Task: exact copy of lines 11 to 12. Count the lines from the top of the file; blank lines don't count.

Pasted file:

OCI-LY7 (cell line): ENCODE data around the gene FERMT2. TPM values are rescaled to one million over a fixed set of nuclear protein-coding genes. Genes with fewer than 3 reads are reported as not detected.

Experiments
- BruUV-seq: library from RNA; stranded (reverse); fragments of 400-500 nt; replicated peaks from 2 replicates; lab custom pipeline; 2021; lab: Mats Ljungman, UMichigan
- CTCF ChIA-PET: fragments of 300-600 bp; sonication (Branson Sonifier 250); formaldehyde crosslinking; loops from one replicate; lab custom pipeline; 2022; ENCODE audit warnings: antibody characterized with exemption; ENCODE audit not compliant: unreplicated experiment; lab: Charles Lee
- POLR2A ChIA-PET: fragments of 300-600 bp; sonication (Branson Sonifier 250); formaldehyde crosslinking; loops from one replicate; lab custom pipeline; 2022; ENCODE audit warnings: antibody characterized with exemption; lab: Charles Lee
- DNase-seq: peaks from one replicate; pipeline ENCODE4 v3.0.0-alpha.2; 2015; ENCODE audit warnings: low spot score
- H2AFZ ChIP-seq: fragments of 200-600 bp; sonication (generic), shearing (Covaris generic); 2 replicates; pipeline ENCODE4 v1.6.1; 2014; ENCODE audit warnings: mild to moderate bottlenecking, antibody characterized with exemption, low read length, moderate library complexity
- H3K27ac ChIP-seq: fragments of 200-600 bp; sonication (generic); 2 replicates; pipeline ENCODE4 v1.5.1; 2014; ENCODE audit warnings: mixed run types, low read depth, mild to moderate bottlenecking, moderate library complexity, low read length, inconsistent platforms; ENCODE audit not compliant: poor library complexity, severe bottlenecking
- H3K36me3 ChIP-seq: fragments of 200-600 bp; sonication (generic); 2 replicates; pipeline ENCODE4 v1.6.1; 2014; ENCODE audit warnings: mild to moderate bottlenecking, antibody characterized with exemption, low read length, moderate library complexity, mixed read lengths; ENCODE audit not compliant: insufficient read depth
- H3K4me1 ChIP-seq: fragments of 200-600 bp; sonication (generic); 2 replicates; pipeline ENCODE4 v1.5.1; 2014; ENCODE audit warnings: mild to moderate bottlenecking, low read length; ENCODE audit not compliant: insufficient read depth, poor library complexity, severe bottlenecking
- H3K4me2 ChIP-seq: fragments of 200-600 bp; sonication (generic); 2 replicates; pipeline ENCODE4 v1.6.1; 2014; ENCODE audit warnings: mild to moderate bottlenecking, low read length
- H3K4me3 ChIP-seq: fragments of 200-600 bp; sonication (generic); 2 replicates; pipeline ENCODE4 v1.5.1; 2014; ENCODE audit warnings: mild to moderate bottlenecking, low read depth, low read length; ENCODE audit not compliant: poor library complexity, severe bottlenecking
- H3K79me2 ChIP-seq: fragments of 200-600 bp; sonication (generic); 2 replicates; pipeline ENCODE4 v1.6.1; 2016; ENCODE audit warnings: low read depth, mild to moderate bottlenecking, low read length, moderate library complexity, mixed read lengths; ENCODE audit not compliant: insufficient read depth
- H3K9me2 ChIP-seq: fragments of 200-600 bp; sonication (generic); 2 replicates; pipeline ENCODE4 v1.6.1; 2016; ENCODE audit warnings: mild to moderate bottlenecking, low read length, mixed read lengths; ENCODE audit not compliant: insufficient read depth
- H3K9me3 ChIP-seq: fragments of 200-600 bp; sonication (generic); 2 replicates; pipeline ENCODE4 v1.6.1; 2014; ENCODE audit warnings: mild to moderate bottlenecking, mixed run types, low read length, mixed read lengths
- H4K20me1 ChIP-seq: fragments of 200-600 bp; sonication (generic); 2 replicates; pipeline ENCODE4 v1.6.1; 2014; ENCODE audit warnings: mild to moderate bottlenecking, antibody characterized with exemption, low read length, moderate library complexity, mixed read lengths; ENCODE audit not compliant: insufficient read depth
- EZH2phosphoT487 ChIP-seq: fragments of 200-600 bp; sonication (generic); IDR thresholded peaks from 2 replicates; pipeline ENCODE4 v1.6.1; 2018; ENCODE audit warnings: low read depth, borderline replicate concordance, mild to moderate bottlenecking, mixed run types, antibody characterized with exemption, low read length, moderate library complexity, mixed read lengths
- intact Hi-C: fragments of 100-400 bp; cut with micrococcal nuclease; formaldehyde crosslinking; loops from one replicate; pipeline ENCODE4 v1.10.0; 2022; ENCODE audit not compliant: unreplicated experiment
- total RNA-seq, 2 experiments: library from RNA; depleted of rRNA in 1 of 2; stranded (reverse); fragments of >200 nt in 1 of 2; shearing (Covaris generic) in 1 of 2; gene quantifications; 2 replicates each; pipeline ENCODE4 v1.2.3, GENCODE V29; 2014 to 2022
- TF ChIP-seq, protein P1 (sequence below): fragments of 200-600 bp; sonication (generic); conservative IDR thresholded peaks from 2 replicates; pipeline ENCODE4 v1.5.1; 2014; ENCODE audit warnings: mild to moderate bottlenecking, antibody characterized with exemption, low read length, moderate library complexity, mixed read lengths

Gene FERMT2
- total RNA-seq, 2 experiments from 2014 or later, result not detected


- H3K4me2 ChIP-seq: fragments of 200-600 bp; sonication (generic); 2 replicates; pipeline ENCODE4 v1.6.1; 2014; ENCODE audit warnings: mild to moderate bottlenecking, low read length
- H3K4me3 ChIP-seq: fragments of 200-600 bp; sonication (generic); 2 replicates; pipeline ENCODE4 v1.5.1; 2014; ENCODE audit warnings: mild to moderate bottlenecking, low read depth, low read length; ENCODE audit not compliant: poor library complexity, severe bottlenecking